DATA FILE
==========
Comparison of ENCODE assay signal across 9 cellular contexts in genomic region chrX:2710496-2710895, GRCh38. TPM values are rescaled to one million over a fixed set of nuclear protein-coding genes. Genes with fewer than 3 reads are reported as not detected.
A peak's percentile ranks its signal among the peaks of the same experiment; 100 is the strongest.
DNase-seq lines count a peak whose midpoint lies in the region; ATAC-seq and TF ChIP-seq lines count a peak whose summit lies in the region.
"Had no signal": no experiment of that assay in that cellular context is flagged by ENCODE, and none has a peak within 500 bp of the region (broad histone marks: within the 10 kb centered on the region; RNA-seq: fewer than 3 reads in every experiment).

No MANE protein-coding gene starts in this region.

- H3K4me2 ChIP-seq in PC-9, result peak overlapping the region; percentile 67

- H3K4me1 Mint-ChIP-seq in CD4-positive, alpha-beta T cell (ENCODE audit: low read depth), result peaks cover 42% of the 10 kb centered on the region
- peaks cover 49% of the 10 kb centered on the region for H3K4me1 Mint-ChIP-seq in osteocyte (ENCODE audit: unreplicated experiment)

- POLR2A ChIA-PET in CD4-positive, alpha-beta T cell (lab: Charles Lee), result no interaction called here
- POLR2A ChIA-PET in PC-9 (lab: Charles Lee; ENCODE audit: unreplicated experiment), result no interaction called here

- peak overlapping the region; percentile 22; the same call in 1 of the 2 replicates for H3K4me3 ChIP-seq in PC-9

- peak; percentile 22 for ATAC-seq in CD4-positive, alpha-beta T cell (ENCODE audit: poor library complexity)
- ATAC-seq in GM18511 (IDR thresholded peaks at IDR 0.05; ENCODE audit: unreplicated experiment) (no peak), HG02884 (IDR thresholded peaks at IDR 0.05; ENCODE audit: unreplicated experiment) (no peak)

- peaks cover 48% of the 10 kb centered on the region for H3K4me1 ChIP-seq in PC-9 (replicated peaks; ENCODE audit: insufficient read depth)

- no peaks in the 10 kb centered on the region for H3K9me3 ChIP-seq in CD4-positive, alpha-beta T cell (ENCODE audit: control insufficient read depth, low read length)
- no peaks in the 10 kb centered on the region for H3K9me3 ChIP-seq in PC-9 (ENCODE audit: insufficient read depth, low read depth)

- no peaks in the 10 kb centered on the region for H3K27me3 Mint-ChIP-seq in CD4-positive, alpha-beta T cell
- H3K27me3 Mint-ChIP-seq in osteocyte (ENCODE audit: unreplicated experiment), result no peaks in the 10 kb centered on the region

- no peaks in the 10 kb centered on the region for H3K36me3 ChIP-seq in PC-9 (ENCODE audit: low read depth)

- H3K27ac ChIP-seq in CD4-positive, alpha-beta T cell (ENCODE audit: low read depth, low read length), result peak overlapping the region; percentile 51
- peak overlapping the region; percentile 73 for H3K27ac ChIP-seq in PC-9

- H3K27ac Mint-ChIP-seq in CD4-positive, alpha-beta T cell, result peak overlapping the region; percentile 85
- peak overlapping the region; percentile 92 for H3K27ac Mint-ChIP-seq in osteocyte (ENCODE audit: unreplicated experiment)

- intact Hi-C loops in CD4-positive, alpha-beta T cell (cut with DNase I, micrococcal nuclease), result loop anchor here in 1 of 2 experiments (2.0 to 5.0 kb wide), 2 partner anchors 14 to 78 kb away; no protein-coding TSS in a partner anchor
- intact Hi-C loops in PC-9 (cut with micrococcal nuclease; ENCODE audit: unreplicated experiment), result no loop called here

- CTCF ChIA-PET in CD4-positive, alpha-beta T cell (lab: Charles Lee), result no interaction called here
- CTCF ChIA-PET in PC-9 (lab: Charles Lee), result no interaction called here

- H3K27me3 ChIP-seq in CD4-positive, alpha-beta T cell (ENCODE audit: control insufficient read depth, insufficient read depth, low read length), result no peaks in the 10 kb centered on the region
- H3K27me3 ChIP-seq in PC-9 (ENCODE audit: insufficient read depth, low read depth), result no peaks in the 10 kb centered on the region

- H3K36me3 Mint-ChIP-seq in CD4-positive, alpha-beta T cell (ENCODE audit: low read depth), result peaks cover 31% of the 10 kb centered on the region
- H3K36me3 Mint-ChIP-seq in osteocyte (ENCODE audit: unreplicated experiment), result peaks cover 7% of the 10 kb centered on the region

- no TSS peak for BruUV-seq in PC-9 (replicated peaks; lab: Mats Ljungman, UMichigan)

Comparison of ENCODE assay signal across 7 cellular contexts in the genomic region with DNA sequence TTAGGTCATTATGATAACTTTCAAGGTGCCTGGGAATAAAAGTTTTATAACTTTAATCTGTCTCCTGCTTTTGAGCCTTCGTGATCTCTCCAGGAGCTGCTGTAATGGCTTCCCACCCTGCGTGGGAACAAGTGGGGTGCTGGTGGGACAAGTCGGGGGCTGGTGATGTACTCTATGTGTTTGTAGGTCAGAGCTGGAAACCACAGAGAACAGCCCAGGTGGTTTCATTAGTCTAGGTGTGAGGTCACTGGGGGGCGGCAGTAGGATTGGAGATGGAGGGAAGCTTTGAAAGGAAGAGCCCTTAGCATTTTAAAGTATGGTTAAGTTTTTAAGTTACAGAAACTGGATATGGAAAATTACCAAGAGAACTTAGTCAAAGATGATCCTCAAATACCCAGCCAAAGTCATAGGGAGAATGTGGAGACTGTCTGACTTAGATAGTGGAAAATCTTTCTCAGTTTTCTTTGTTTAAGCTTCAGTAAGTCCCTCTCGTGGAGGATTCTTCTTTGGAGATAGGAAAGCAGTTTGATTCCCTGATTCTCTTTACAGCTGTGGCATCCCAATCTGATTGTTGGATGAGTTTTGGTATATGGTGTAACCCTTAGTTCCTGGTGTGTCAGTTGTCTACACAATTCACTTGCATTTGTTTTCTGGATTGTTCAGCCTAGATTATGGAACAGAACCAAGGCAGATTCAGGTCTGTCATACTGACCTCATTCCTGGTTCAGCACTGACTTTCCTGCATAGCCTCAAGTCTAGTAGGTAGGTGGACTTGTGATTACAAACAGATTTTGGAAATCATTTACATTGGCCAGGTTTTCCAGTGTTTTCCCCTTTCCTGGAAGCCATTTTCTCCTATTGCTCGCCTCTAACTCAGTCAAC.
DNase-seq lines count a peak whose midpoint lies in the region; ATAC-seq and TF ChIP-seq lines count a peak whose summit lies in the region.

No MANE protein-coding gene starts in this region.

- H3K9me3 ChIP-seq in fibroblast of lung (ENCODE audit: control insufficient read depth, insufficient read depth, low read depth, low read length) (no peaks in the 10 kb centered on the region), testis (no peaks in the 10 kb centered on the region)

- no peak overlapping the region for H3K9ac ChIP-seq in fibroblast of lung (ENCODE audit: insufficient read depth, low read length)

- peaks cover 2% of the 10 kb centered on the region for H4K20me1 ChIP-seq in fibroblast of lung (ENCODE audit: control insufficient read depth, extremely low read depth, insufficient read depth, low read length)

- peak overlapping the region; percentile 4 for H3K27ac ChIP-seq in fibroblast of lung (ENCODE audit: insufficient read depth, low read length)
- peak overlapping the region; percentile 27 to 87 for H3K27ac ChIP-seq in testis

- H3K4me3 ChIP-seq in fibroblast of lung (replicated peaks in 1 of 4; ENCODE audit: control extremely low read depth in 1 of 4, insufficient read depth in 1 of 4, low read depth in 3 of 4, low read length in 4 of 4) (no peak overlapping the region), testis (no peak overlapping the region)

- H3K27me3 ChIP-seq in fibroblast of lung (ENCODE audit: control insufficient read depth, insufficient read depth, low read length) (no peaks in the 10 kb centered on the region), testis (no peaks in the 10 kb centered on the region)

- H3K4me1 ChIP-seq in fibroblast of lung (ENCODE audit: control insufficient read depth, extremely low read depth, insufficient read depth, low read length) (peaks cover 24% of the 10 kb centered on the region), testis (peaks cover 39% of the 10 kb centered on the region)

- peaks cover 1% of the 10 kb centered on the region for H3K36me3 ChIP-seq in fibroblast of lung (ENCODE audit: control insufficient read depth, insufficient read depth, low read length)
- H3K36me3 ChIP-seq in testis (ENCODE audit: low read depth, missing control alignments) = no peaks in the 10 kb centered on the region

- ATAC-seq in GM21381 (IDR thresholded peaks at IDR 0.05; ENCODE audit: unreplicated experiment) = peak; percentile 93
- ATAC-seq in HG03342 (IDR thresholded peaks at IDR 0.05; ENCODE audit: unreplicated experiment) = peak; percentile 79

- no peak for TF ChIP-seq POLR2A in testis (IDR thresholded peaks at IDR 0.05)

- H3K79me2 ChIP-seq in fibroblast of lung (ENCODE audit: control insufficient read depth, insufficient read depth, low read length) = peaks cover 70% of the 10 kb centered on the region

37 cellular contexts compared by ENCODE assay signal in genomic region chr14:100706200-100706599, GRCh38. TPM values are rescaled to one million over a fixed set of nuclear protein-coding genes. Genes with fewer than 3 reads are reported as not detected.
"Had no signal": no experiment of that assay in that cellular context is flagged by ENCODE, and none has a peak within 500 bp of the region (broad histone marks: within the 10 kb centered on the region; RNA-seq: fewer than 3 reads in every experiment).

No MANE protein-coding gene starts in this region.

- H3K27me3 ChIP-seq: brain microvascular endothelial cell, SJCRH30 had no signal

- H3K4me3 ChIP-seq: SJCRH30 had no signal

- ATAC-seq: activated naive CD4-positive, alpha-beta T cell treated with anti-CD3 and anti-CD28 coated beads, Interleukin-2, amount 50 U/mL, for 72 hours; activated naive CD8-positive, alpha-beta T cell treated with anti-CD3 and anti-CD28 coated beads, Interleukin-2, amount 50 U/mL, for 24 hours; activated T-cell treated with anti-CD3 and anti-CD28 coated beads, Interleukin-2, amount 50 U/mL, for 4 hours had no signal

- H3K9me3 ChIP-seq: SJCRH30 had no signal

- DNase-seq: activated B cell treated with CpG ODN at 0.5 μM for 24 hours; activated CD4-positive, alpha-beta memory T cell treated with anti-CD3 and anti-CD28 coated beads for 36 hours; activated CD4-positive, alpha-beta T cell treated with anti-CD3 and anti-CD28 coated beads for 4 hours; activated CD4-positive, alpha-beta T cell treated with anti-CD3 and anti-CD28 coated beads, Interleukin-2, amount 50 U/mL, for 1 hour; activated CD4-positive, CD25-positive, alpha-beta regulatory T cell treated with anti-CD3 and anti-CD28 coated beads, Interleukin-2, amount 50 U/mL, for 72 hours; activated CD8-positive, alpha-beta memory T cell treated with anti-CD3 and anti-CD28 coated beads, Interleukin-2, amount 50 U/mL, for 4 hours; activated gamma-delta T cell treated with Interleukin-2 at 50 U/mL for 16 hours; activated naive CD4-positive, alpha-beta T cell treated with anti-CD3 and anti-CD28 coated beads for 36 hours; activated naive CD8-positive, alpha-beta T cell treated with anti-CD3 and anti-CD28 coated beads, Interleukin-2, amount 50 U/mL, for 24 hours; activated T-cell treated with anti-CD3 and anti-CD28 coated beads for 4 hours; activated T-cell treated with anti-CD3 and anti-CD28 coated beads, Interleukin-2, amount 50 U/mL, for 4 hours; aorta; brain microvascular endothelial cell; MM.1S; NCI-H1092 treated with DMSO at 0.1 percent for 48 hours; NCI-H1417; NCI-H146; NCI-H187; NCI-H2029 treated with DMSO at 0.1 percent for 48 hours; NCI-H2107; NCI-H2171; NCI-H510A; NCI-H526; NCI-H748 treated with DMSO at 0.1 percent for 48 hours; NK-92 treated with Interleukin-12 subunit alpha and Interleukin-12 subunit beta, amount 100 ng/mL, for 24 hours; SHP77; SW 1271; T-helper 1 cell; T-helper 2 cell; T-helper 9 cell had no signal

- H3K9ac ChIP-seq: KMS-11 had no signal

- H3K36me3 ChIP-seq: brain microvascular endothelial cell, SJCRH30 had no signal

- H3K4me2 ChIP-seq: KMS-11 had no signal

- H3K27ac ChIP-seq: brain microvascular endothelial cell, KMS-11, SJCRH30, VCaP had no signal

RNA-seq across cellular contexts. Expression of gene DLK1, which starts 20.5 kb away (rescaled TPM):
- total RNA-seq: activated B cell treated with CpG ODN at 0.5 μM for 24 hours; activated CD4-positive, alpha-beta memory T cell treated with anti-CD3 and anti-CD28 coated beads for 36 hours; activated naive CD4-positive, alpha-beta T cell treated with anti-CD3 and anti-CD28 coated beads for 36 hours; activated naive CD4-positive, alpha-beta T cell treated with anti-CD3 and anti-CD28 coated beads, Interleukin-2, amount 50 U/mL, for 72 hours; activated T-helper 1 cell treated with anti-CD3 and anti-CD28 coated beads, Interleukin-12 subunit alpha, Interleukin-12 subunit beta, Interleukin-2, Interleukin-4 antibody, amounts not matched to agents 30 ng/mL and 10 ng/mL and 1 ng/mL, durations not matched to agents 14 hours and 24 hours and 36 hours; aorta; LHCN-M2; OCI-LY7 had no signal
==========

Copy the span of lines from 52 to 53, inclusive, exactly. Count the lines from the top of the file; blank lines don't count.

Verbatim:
No MANE protein-coding gene starts in this region.

- H3K27me3 ChIP-seq: brain microvascular endothelial cell, SJCRH30 had no signal